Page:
Next we'll show how using a Uniform Cluster, applications can be automatically and dynamically rebalanced across active queue managers. To do this we'll be using the reconnectable amqsghac sample. We're using this sample because it is a client connected app that connects using the CNO option MQCNO_RECONNECT. In terms of Uniform Clusters this CNO option should be treated as the 'magic switch' to tell the queue manager that this application instance is willing to be rebalanced to another queue manager in the cluster. Before we get ahead of ourselves, to make best use of application rebalancing the amqsghac sample will need to use a CCDT which defines routes to all queue managers in the Uniform Cluster.

Generating a CCDT

Generating a CCDT for your application instances to use can be done either using the traditional binary format via runmqsc:
Or using a new JSON format CCDT introduced in MQ 9.1.2: { "channel": [ { "name": "QM1.APP.CHL", "clientConnection": { "connection": [ { "host": "localhost", "port": 1414 } ], "queueManager": "QM1" }, "type": "clientConnection" }, { "name": "QM2.APP.CHL", "clientConnection": { "connection": [ { "host": "localhost", "port": 1415 } ], "queueManager": "QM2" }, "type": "clientConnection" } ] }
Note: in both the binary and JSON format CCDT examples I've assumed you have created the associated SVRCONN channels of the same names and have listeners running on the referenced ports

In this initial example we're using a very basic CCDT definition just defining direct routes to the two queue managers. We will revisit later where you can build upon this initial CCDT to work around a number of limitations. We'll go through this in more detail in step 5. If you plan on moving into step 5, I would recommend you use the JSON CCDT style as we'll only be going through examples of further modifications using the JSON CCDT.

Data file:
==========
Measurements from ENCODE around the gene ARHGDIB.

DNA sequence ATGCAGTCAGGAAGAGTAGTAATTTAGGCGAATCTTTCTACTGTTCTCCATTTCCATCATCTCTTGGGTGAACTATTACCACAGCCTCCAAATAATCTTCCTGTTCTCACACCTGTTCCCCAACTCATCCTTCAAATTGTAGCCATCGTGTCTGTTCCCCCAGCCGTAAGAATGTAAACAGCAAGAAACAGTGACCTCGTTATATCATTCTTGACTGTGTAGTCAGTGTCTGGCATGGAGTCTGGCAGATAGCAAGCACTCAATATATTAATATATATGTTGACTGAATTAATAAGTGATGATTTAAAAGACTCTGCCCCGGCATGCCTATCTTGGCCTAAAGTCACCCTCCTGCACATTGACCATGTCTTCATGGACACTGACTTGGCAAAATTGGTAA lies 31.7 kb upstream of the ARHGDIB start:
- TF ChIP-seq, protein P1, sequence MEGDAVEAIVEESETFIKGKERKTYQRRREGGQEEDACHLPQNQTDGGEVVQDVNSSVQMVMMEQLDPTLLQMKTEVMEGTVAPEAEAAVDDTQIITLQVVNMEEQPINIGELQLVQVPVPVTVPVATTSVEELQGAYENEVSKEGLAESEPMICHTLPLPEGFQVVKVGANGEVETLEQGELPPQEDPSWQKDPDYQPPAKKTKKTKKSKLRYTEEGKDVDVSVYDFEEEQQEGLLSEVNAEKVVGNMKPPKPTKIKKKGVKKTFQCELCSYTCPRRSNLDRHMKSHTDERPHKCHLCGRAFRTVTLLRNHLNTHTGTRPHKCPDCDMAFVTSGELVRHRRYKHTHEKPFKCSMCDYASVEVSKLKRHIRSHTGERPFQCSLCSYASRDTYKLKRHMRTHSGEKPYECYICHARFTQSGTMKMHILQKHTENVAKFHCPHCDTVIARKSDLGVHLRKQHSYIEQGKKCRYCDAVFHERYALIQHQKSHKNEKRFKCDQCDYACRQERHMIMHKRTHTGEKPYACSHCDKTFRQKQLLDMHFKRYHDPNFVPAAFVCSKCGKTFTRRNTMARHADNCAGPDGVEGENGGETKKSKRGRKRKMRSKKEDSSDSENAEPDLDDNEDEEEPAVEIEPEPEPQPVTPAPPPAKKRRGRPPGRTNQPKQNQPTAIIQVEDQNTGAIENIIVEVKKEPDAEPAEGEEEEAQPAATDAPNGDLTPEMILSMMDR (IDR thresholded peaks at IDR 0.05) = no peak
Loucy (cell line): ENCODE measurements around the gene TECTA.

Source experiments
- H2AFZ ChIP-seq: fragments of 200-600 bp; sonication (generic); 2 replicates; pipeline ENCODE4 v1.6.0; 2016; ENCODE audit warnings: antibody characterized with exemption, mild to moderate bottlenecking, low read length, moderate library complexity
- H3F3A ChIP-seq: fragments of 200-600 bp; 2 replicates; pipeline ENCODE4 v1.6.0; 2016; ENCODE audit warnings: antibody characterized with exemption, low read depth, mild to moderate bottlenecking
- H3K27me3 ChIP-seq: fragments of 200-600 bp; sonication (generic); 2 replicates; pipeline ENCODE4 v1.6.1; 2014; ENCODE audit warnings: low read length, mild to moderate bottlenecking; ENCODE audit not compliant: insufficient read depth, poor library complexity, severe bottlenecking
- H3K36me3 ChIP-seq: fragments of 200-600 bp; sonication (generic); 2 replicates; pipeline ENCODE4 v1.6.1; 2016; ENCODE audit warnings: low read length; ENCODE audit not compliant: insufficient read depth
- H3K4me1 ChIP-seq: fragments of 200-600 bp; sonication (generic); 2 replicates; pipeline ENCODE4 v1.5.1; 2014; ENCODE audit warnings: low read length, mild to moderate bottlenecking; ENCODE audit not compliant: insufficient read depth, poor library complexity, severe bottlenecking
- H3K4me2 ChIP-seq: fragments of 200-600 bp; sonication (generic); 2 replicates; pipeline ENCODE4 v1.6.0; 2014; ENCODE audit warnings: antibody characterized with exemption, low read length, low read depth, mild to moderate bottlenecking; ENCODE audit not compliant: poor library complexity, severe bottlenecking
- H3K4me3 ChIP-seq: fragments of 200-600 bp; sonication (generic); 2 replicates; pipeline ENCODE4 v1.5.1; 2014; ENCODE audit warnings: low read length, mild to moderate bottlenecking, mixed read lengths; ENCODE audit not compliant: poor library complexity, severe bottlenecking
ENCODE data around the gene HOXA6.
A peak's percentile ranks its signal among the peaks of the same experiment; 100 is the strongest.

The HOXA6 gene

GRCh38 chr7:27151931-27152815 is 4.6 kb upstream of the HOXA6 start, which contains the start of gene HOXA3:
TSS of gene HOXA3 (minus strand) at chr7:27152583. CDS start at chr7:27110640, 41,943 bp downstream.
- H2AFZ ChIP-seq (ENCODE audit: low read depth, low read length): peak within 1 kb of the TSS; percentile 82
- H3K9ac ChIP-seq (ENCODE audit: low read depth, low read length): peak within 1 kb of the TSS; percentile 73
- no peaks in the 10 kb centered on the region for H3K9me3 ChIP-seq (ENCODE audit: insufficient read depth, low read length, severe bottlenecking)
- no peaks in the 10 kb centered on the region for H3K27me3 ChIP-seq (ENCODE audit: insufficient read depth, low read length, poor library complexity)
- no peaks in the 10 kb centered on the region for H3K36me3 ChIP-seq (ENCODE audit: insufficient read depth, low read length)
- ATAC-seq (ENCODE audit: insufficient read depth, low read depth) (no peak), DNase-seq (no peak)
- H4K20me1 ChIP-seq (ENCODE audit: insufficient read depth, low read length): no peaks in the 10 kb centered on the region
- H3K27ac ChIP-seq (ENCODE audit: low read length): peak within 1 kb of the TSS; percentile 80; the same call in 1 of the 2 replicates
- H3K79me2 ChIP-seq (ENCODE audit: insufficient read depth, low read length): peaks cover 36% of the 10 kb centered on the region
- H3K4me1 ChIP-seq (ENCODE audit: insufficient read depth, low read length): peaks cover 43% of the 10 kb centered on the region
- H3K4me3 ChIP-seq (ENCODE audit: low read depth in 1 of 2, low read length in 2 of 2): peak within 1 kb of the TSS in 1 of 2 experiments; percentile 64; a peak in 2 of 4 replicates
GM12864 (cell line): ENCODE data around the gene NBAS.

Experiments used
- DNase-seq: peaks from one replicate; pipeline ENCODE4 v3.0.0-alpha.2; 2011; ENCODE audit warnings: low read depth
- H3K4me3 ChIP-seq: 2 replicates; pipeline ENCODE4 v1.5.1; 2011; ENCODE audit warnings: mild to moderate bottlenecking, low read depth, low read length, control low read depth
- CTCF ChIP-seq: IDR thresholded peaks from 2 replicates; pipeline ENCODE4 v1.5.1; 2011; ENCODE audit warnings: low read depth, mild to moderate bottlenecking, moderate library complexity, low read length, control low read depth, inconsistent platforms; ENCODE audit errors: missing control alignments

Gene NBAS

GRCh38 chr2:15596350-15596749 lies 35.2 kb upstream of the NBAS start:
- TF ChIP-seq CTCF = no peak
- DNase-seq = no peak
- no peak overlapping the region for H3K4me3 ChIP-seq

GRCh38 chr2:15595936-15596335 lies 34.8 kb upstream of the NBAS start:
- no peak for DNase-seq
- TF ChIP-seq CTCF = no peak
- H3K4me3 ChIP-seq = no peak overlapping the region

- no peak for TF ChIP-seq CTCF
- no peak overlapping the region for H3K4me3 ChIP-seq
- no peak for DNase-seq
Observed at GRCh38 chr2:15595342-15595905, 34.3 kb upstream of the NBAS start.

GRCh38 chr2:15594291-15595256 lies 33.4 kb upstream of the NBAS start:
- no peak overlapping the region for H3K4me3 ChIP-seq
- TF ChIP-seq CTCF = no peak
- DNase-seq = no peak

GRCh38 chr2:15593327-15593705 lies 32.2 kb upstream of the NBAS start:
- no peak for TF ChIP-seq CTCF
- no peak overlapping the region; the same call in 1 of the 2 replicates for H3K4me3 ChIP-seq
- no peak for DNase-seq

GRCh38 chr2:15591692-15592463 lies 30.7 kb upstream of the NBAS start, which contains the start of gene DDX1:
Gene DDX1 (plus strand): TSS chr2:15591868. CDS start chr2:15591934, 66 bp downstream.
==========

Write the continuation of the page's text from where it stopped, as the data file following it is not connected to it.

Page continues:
Configuring and launching the application instances

Now we have a CCDT defined which references routes to both queue managers in your Uniform Cluster, we need to do some final configuration to optimize our application for rebalancing in a Uniform Cluster then we're ready to launch the amqsghac sample.

Give your application instances a unique name using the new MQ 9.1.2 application naming support (it will default to the executable name if not). Why is this important? The name of the application is what identifies instances of an application to the queue managers in a Uniform Cluster, applications with the same name are treated as the same and are balanced across the queue managers accordingly.